The authorities should remain vigilant in monitoring overall financial stability, including corporate balance sheets
The financial sector looked relatively sound at the onset of the crisis and its limited exposure to foreign assets and liabilities reduced vulnerability to shocks. Conservative lending policies helped contain credit demand and avoided housing bubbles. The sector remains well capitalised and profitable, which partly reflects strict prudential regulations that limited banks’ asset exposure to currency risk and risky products. High net interest margins and operating costs also provide some cushion for absorbing losses. However, the financial indicators tend to be backward looking and can change rapidly as the economy worsens. The weakening economy and declining asset prices may lead to second round effects on Mexican banks with a feedback to the real economy. Both consumers and enterprises may find it difficult to service their debts, thus affecting the quality of bank portfolios. Vulnerabilities might also arise from the enterprise sector, which relies on foreign sources for close to half of its credit needs, if maturing foreign debt cannot be rolled over. These risks should be monitored closely by the authorities.
A welcome fiscal stimulus package in 2009
Fiscal policy has been prudently guided by a framework aiming at balanced budgets and saving part of oil revenues in a stabilization fund. The framework has contributed to securing long term sustainability and improved policy credibility. The fiscal stimulus measures in the 2009 budget and the January 2009 package to stimulate demand, which account for 1.6% of GDP, are broadly welcome. In particular, the increase in infrastructure spending, subsidies to employment and increased social transfers with sunset clauses should smooth the downturn. However, the fiscal package contained provision to freeze nominal energy prices, which is a socially-regressive form of support and an inefficient type of economic stimulus. Shifting more of the stimulus to support employment and incomes would enhance its impact on demand and protect workers from falling into poverty.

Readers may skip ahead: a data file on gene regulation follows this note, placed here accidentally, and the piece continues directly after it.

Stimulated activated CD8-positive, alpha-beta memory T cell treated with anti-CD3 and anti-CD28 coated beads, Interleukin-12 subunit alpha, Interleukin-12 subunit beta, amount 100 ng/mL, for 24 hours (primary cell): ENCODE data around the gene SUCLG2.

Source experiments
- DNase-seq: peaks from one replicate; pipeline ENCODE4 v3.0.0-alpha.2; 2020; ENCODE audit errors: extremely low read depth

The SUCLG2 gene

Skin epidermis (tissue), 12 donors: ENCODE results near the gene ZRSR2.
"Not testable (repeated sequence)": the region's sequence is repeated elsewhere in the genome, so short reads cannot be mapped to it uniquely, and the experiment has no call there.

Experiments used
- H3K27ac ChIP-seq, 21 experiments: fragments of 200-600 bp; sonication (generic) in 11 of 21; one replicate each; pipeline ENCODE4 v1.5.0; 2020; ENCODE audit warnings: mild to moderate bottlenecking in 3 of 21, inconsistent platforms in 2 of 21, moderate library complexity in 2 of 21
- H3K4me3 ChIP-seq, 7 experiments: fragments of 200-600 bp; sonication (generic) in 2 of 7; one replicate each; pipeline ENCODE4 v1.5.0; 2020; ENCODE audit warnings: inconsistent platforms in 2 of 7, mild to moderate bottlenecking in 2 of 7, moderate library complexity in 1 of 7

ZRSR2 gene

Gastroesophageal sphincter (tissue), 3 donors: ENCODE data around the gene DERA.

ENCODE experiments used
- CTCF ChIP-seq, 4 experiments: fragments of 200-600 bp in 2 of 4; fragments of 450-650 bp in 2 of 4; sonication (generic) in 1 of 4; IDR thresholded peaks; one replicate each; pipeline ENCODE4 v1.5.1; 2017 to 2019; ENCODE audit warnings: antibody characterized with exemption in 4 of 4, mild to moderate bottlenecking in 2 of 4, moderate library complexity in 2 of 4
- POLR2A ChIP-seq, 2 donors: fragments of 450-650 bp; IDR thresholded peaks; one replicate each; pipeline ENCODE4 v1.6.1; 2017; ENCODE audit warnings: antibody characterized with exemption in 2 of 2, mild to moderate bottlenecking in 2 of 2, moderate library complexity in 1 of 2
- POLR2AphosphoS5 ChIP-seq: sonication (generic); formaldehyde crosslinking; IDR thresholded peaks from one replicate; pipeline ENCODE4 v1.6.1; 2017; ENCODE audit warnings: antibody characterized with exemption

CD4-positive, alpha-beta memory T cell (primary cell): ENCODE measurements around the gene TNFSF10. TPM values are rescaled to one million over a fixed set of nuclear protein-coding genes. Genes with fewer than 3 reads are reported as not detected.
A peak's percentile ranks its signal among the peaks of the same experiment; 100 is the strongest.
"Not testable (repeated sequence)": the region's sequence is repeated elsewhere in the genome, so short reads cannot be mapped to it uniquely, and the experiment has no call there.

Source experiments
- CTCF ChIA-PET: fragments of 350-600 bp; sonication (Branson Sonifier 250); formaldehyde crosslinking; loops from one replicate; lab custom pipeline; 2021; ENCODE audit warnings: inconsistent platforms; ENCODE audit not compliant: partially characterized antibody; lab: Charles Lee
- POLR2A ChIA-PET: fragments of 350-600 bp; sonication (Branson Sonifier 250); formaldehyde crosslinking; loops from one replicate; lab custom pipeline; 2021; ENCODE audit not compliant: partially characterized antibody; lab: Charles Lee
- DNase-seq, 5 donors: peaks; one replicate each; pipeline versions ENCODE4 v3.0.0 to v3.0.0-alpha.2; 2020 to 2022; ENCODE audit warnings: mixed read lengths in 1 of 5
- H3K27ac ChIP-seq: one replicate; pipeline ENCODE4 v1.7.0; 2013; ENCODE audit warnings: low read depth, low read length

Fiscal policy should remain supportive in 2010
Budget revenues are projected to fall in 2010, reflecting the depressing effect of low world energy prices on oil revenue and the negative influence of the downswing on non-oil tax revenue. While oil revenue has been protected in 2009 by a hedge on oil export prices, this advantage will disappear in 2010. Thus, the OECD’s Economic Outlook projects that the government deficit (in terms of net lending or public sector net borrowing requirement) will increase from some 3% of GDP in 2009 to about 5% of GDP in 2010, assuming no corrective measures to cut expenditure or raise taxes. Mexico would be able to cover this level of borrowing, including by drawing down oil stabilization funds that were accumulated during the past period of high energy prices. To help meet external financing requirements, the government has secured large sources of foreign lending from the capital market, multilateral agencies and the US Federal Reserve. The stance of fiscal policy should not turn restrictive in 2010, as ongoing support to domestic demand will remain necessary to combat the economic downturn; thus the deficit should be allowed to increase by the amount of automatic stabilizers, considering the use of the stabilization funds for the financing of this deficit while at the same time not imperilling long-term fiscal sustainability. The preliminary budgetary projections for 2010 submitted by the government go in this direction: the expected fall in oil-related revenues is financed by drawing down oil stabilization funds.
How to obtain this publication
The complete edition of the Economic Survey of Mexico is available from:
The Policy Brief (pdf format) can be downloaded in English. It contains the OECD assessment and recommendations.
For further information please contact the Mexico Desk at the OECD Economics Department at firstname.lastname@example.org.
The OECD Secretariat's report was prepared by Nicola Brandt, Cyrille Schwellnus and Tonje Lauritzen under the supervision of Patrick Lenain and Piritta Sorsa. Research assistance was provided by Roselyne Jamin.